Cyprus Mail

State prosecutor insists Zolotas trial must stay unchanged

Michalis Zolotas

The state prosecution in the Focus trial on Wednesday asked the court to reject the defence’s motion that Greek businessman Michalis Zolotas should be tried separately from the other defendants.

Earlier this week, Zolotas’ defence lawyers filed a motion that their client be tried separately from the others.

The defence argued that, unlike the rest of the defendants, Zolotas is facing a single charge of money laundering.

Greek authorities had allowed Zolotas to be extradited to Cyprus to answer only the charge of money laundering.

His lawyers had also asked the court that Zolotas’ name be removed from the text of the charge sheet detailing the charges faced by the other defendants.

In court on Wednesday, the prosecution said both motions should be rejected.

The case involves the alleged €1m bribery of former Central Bank governor Christodoulos Christodoulou.

Christodoulou has pleaded not guilty to all charges against him concerning the alleged €1m bribery of his family-owned consulting firm by Greek company Focus, owned by Zolotas.

The rest of the defendants – Zolotas, former Laiki official Michael Fole, and companies AC Christodoulou Consultants Ltd, Marfin Investment Group (MIG), and Focus Maritime Corp. – also pleaded not guilty.

Christodoulou’s daughter Athina, who owns the consulting firm, and her ex-husband Andreas Kizourides, also entered not guilty pleas.

The current case is based on the suspicion that a €1m transfer from Focus to the consulting firm was actually made on behalf of former Laiki Bank boss Andreas Vgenopoulos in exchange for the former governor’s collusion during the Greek financier’s 2006 takeover of Laiki.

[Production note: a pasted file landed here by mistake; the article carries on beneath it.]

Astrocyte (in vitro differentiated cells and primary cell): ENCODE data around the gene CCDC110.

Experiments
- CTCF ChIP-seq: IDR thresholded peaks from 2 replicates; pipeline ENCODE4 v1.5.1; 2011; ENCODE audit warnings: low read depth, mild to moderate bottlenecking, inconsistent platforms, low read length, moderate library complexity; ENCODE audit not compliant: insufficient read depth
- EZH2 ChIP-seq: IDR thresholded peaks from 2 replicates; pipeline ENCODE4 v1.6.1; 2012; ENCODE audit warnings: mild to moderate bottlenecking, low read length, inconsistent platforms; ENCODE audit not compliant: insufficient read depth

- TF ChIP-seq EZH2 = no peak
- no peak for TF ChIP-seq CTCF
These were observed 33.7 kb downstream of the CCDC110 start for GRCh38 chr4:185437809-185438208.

Laiki was shuttered in 2013.

Vgenopoulos, widely considered to be the protagonist in the collapse of the island’s banking system in 2013, died in November 2016.

State prosecutor Andreas Aristides argued that Zolotas’ inclusion in this trial is crucial, because the €1m slush fund – allegedly intended to corrupt a public official – is inextricably linked to the other charges and is “part of the fabric of the entire case”.

Aristides said the prosecution intends to demonstrate that the €1m was used to commit a felony, which is why the transfer of the amount is designated as money laundering.

Under the Cypriot penal code, money laundering is referred to as “legitimising monies obtained through illicit activities”.

According to the state prosecutor, the proposition that Zolotas knew the €1m was intended as a payoff to Christodoulou is integral to the testimony concerning the other indictments.

Thus the testimony in its entirety forms “a common thread of events” and cannot be separated from the testimony surrounding the money laundering charge, Aristides argued.

The Nicosia criminal court will consider the two sides’ arguments and announce its decision on this point at the next hearing, scheduled for January 11.


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